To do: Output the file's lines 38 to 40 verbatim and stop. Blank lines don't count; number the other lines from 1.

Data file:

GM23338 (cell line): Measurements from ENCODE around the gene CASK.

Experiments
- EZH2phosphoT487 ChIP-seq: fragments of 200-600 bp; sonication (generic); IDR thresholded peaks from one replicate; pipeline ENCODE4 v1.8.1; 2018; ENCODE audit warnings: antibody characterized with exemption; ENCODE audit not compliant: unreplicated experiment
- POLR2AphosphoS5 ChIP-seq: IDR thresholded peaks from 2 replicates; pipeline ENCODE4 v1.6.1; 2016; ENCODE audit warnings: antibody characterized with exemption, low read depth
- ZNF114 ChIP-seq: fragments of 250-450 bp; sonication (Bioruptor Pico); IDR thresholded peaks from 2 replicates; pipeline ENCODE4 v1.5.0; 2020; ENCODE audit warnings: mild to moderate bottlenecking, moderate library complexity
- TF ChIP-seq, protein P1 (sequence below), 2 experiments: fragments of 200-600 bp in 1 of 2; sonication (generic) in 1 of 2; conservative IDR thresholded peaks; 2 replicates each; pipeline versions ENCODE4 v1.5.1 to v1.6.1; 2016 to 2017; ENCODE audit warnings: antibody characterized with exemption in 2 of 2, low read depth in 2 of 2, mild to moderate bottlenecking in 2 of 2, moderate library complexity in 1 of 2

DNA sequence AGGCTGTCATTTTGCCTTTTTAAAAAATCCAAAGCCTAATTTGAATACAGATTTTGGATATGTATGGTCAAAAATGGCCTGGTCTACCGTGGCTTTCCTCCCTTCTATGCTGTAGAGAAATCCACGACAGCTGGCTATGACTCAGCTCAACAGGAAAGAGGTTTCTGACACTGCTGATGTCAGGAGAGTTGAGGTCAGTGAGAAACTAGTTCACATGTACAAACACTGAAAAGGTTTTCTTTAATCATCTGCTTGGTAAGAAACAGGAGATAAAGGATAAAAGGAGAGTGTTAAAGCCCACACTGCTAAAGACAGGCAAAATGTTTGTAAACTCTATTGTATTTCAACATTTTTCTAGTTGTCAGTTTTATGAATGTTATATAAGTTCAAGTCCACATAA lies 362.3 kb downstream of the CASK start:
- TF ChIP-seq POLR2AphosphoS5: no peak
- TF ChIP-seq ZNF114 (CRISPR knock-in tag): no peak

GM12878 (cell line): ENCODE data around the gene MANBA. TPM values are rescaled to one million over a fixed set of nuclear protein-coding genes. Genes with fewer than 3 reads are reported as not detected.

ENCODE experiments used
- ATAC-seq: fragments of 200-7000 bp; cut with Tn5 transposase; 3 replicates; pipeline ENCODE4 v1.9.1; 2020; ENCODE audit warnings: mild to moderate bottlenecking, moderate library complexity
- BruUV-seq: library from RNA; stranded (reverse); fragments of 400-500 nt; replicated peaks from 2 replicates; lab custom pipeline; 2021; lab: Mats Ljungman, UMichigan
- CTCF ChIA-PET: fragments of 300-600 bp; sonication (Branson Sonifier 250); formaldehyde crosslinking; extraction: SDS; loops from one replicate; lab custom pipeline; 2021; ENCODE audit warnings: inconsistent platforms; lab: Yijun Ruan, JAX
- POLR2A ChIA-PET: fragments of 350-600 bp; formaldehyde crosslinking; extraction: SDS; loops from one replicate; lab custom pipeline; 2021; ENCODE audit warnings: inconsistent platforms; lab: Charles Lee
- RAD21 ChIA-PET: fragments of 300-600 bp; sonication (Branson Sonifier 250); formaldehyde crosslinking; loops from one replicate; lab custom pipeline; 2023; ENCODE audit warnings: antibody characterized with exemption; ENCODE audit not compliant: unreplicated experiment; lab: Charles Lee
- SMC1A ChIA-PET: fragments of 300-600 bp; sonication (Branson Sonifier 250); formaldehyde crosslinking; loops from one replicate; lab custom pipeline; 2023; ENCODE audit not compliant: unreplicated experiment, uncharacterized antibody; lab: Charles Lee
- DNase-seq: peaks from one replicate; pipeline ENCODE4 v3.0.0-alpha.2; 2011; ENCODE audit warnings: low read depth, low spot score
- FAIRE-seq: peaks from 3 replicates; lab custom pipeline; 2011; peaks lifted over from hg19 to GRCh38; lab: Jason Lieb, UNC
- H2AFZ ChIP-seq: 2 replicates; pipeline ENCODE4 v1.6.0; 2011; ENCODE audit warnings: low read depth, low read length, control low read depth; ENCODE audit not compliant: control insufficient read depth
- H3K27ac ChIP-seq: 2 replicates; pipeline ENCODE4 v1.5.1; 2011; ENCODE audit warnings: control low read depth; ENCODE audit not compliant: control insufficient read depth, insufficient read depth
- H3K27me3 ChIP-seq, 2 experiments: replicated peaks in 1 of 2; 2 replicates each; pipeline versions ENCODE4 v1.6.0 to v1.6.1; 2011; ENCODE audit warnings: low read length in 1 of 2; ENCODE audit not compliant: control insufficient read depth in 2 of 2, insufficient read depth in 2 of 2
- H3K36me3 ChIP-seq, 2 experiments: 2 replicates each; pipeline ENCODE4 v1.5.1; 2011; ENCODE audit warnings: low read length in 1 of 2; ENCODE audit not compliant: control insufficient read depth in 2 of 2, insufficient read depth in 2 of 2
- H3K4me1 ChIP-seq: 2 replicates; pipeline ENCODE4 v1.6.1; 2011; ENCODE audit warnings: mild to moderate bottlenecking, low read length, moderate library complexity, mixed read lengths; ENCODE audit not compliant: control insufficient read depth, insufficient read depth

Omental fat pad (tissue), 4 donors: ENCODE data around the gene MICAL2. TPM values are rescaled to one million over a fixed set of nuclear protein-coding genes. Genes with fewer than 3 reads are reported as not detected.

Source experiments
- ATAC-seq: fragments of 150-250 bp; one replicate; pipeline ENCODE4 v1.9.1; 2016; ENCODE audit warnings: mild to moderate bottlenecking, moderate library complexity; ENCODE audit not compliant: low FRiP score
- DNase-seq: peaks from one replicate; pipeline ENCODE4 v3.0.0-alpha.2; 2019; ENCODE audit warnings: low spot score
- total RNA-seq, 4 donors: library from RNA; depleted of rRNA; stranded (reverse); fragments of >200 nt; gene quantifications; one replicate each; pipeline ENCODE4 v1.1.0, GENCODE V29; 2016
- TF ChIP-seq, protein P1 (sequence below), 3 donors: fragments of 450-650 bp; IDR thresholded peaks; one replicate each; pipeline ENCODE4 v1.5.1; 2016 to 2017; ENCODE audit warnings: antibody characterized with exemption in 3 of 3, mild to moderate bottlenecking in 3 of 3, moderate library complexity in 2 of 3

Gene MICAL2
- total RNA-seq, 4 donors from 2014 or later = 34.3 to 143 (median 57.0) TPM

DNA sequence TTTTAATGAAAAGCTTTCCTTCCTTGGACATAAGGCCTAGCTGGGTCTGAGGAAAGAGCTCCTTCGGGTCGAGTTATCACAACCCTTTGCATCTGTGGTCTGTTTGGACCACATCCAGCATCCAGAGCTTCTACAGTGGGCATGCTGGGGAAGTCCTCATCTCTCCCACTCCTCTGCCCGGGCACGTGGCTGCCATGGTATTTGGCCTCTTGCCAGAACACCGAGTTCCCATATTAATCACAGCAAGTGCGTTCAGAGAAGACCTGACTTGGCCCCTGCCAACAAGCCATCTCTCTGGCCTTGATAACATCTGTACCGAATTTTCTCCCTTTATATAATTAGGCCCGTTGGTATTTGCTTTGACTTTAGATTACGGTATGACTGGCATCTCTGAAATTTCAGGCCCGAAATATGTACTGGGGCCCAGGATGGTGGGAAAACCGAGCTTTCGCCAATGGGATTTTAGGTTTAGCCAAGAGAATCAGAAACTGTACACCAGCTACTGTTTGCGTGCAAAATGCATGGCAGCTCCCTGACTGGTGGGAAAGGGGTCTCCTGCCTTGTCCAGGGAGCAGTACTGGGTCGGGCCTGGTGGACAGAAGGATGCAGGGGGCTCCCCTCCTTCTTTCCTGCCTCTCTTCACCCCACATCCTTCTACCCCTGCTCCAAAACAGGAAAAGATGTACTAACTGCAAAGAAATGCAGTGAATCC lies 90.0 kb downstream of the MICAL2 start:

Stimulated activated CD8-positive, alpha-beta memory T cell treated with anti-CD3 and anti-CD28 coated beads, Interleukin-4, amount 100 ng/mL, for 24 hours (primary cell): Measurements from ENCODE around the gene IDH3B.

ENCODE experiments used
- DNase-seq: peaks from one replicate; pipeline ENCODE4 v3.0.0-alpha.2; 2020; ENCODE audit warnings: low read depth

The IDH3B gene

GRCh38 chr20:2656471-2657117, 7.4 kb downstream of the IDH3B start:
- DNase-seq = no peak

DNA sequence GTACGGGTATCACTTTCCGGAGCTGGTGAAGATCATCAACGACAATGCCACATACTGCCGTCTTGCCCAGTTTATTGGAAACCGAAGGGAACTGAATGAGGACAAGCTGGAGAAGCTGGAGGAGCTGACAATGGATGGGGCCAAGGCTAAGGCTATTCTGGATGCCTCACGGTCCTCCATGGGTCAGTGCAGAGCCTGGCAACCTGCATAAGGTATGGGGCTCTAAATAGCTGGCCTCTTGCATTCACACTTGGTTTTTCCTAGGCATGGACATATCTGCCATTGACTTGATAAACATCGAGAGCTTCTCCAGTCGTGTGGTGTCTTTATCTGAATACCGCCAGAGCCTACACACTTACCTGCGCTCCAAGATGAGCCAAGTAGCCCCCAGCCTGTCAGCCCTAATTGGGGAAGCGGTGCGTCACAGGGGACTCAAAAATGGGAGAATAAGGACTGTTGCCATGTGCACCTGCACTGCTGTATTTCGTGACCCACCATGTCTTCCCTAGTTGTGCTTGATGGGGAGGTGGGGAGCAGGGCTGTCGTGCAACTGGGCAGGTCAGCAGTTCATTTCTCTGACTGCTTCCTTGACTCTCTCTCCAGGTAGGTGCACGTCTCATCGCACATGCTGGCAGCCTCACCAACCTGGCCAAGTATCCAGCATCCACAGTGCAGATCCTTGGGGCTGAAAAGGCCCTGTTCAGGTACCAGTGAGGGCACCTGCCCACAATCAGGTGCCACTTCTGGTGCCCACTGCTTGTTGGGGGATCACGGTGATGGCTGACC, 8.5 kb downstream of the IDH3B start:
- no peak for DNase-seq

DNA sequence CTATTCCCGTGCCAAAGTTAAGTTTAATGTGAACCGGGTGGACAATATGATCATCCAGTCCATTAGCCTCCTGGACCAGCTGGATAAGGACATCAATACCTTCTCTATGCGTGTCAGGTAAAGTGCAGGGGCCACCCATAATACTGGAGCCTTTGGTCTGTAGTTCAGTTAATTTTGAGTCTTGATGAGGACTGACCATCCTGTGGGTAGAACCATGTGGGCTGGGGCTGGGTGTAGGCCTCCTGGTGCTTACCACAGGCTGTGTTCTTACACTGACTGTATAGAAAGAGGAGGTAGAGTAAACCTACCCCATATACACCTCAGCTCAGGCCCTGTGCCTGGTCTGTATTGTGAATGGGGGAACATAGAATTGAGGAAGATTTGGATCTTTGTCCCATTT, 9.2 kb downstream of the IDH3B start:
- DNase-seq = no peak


GRCh38 chr20:2656471-2657117, 7.4 kb downstream of the IDH3B start:
- DNase-seq = no peak

DNA sequence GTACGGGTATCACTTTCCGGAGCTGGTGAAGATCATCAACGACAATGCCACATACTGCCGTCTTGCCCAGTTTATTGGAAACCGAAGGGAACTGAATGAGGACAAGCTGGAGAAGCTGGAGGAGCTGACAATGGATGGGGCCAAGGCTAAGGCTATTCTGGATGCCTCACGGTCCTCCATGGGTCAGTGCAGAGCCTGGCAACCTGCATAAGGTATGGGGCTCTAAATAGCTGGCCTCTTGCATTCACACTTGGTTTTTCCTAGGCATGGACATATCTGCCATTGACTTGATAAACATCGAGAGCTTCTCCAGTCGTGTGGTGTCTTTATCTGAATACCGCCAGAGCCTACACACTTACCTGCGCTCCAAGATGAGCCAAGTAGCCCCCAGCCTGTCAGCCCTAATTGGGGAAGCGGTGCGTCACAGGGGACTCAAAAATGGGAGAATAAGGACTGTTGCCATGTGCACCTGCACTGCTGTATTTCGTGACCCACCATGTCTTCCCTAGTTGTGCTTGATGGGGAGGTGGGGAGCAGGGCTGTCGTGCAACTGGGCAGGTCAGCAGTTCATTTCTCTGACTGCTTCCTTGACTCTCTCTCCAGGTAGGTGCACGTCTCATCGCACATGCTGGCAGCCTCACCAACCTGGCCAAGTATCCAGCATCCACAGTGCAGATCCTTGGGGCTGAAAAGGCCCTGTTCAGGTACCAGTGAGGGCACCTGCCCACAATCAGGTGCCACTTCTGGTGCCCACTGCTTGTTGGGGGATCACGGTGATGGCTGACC, 8.5 kb downstream of the IDH3B start: